Ask Me Another
4:46 pm
Wed February 6, 2013

David Rees: Sharper Than A Pencil

Originally published on Sat February 9, 2013 11:22 am

To David Rees, sharpening a pencil is far more than a mundane task — it's an art. After the cartoonist, author and writer discontinued his satirical comic Get Your War On — which ran in Rolling Stone until 2009 — he discovered a love of the school-age writing utensil while working for the U.S. Census Bureau. Rees now specializes in artisanal pencil sharpening, offering "really sharp" pencils sculpted with the use of box cutters, pen knives, sanding blocks, and other objects. If you're looking to revisit the joys of a hand-sharpened pencil, look no further than his new book, How To Sharpen Pencils.

Rees takes a break from cranking out his product to chat with Ask Me Another host Ophira Eisenberg and explain what exactly customers can expect to receive from him. Each package comes complete with a sharpened pencil in a protective case, the shavings, and a label showing the tools he used to sharpened the pencil, among other things. "It's like this whole suite of objects that they can either choose to utilize, or share with friends as an inspirational talisman or conversation piece." He adds, "I've found a void and turned it into a niche." So we thought it would be only fair to pit Rees against a man after his own heart — fellow pencil enthusiast and sculptor Dalton M. Ghetti — for an Ask Me Another Challenge. The stakes? The loser must sharpen the winner's pencil. Find out who's No. 1, and who's No. 2.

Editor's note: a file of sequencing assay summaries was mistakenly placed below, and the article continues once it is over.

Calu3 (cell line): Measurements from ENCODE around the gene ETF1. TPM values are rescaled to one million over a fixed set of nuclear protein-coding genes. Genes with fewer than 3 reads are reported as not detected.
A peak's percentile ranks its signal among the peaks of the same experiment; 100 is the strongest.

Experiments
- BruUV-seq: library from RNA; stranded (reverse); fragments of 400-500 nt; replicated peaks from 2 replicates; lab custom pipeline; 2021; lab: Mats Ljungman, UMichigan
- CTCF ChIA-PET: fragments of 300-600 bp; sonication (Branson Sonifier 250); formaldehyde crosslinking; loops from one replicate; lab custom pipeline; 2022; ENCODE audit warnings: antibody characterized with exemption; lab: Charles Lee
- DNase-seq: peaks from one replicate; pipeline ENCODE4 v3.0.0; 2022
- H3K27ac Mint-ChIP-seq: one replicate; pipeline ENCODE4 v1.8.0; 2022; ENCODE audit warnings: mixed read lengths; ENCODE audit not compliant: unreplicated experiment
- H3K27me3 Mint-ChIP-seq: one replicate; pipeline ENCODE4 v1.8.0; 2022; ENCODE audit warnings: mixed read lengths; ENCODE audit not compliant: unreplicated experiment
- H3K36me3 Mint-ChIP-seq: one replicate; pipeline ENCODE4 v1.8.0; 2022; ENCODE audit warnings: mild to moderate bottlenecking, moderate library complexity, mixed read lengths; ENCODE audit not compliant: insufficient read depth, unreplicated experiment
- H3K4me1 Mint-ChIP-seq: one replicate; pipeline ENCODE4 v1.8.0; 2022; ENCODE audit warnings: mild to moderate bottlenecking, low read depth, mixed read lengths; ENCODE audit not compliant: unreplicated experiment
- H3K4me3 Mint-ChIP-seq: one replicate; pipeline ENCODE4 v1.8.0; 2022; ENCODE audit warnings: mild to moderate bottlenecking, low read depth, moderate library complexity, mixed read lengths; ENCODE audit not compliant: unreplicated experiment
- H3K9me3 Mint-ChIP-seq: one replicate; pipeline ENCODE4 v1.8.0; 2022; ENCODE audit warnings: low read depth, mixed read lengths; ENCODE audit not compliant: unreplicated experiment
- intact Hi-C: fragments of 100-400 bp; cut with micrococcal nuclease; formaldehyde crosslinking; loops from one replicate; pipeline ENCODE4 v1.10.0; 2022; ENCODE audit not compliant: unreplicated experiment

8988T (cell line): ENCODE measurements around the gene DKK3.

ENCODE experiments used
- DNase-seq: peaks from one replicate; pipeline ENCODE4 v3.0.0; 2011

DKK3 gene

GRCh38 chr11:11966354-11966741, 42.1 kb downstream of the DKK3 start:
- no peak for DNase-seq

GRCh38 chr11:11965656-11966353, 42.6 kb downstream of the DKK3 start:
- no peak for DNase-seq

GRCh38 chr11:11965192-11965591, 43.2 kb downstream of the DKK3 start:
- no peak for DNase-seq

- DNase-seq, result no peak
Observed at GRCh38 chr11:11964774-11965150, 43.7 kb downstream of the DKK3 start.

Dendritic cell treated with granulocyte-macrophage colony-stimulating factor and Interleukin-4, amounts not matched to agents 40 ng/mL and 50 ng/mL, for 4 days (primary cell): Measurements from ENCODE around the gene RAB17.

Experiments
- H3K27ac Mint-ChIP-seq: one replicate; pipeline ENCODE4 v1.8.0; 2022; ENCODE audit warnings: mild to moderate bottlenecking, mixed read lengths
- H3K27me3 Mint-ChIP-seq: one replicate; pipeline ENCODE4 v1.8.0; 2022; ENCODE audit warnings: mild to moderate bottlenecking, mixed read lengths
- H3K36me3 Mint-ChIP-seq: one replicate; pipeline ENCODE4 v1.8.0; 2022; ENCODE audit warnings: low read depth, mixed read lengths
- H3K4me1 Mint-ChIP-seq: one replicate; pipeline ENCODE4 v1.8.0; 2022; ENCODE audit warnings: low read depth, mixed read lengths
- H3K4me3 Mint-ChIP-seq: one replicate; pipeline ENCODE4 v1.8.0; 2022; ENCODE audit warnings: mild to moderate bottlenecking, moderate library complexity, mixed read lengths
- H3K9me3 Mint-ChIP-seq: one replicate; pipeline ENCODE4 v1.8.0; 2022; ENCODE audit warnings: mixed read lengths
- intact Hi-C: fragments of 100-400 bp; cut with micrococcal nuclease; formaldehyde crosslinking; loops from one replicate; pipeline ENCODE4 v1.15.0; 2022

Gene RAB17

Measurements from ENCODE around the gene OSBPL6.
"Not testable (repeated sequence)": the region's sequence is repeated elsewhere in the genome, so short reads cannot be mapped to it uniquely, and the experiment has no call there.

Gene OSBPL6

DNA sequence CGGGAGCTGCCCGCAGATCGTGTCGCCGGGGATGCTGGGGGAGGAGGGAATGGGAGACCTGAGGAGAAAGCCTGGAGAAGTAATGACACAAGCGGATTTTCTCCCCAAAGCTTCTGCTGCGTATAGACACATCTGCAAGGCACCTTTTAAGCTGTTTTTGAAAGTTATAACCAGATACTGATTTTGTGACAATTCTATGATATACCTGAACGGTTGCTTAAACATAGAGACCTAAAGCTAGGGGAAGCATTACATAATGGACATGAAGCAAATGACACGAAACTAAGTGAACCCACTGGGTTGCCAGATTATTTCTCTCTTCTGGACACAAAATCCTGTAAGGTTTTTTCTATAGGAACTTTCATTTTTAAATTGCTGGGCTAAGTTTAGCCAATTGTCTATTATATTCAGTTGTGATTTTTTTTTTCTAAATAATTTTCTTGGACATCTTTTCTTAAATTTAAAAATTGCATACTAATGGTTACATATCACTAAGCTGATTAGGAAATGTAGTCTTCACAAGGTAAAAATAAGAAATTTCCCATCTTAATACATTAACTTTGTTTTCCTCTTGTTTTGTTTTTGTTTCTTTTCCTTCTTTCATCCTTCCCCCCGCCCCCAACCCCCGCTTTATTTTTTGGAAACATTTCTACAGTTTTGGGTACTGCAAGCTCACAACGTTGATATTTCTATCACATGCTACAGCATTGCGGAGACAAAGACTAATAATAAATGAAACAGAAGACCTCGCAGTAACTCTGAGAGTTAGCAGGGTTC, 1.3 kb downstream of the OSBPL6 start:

About David Rees

David Rees first came to fame as the author of Get Your War On, a Bush-era comic strip composed from clip-art that he emailed to friends. It was eventually serialized by Rolling Stone magazine, collected into three successful books, and turned into an off-Broadway play. He is also the author of the workplace satire My New Filing Technique is Unstoppable. He lives in Beacon, New York.


In the video below, Rees demonstrates a step-by-step process for the perfectly-sharpened pencil.

Copyright 2013 NPR. To see more, visit http://www.npr.org/.